This article was originally published at Gale Winds on 12/9/2023.

In the 1990 movie Home Alone, eight-year-old Kevin McCallister went grocery shopping. He bought a half gallon of milk, a half-gallon of orange juice, a TV dinner, bread, frozen mac and cheese, laundry detergent, cling wrap, toilet paper, a pack of toy soldiers, and dryer sheets. His bill came to $19.83.

Professor Christopher Clarke at Washington State University did an analysis of the items and estimated that today’s price would be about $40.60, or 104.7 percent higher. But we know that things can become more expensive and more affordable at the same time. How is this possible?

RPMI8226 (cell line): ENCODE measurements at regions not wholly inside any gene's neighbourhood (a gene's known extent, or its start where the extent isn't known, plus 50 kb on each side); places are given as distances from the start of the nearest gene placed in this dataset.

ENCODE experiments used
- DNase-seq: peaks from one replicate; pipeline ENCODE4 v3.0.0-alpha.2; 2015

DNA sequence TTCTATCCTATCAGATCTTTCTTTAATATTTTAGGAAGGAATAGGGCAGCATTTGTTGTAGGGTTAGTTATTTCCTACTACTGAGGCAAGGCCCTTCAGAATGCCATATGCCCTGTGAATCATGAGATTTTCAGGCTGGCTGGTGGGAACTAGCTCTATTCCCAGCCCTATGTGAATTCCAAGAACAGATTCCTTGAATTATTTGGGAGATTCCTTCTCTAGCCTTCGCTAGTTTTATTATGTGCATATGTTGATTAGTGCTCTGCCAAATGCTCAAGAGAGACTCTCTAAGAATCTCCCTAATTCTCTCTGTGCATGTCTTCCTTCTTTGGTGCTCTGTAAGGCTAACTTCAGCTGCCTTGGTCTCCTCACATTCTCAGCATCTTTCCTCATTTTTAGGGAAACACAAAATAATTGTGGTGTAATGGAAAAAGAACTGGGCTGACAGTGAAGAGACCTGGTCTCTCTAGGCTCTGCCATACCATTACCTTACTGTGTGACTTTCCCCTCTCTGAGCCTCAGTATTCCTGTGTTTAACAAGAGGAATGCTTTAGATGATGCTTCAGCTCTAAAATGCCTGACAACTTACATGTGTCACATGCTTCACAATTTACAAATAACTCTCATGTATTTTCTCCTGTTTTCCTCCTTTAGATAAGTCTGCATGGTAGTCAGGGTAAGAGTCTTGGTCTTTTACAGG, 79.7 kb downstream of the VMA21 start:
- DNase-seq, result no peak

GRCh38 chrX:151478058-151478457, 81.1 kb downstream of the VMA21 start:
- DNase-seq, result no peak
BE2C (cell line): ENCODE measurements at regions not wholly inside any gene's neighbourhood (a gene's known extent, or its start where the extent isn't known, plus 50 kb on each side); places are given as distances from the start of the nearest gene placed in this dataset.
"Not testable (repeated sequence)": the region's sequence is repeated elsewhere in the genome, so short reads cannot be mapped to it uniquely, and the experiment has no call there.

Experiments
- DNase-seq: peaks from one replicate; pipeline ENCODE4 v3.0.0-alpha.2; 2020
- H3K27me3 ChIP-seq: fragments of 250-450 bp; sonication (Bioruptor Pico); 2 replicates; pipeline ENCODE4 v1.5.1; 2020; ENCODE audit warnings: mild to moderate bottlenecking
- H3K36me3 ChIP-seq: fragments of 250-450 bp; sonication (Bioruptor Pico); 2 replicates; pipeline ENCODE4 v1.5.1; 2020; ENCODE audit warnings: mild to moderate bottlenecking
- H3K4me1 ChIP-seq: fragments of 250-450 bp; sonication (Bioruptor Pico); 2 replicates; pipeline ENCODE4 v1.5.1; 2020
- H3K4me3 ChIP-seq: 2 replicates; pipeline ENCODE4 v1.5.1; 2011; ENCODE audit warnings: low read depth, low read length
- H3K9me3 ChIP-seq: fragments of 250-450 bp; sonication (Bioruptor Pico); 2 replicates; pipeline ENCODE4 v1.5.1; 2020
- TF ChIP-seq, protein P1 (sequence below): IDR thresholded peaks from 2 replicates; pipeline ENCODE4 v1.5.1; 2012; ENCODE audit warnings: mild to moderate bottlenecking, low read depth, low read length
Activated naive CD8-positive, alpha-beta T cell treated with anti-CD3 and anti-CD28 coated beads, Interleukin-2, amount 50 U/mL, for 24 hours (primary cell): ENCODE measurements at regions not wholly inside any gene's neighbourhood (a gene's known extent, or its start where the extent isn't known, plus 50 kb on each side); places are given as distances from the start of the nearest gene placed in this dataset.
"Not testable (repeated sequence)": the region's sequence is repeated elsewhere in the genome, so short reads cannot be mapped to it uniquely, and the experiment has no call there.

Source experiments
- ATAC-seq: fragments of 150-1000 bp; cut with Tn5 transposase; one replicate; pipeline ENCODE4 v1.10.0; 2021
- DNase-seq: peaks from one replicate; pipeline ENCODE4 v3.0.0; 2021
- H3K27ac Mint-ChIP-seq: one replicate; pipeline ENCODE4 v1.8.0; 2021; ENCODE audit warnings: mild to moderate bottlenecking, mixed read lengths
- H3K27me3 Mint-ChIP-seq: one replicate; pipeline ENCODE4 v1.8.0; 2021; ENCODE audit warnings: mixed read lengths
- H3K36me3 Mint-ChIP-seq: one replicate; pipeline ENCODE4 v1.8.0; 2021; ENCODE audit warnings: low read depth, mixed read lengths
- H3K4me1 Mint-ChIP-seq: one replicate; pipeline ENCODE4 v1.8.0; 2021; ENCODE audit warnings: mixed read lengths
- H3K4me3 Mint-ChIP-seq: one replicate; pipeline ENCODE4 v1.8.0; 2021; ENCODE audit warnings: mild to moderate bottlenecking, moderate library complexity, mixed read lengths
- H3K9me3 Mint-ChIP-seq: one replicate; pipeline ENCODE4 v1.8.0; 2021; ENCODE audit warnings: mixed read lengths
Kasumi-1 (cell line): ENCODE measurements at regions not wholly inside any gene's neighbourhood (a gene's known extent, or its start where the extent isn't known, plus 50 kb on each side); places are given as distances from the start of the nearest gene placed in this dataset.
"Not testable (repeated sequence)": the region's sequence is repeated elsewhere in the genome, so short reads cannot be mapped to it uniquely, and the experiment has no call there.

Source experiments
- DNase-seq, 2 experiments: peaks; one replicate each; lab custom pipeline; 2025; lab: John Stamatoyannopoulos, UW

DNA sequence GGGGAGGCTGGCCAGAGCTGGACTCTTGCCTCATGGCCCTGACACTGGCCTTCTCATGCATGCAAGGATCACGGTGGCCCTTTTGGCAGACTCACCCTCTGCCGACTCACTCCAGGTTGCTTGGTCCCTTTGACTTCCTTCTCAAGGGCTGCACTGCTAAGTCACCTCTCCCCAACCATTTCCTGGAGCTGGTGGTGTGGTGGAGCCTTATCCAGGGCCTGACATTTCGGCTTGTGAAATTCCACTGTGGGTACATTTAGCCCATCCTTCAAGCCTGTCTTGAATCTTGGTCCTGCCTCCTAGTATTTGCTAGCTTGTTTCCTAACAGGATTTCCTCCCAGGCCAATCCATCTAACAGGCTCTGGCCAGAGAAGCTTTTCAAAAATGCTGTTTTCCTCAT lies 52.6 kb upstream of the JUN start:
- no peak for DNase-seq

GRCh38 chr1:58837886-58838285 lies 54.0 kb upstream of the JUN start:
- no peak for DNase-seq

Because wages typically increase faster than prices. In the past 33 years, unskilled hourly wages have increased by 178.3 percent from $6.03 per hour to around $16.50. This means the time price of Kevin’s basket has fallen by 25.2 percent. For the time it took to earn the money to buy the basket in 1990, you get 1.337 baskets today. Grocery abundance has increased by 33.7 percent.

If you had been upskilling from an unskilled labor job in 1990 to a blue-collar job today, your wages increased 505.8 percent from $6.03 to $36.50 an hour. Your time price fell by 66.2 percent, giving you almost three times more (195.6 percent) for your hour of work.

Don’t forget to count the kids before taking off on Christmas vacation this year, and remember, life can become more abundant every day if people are free to innovate.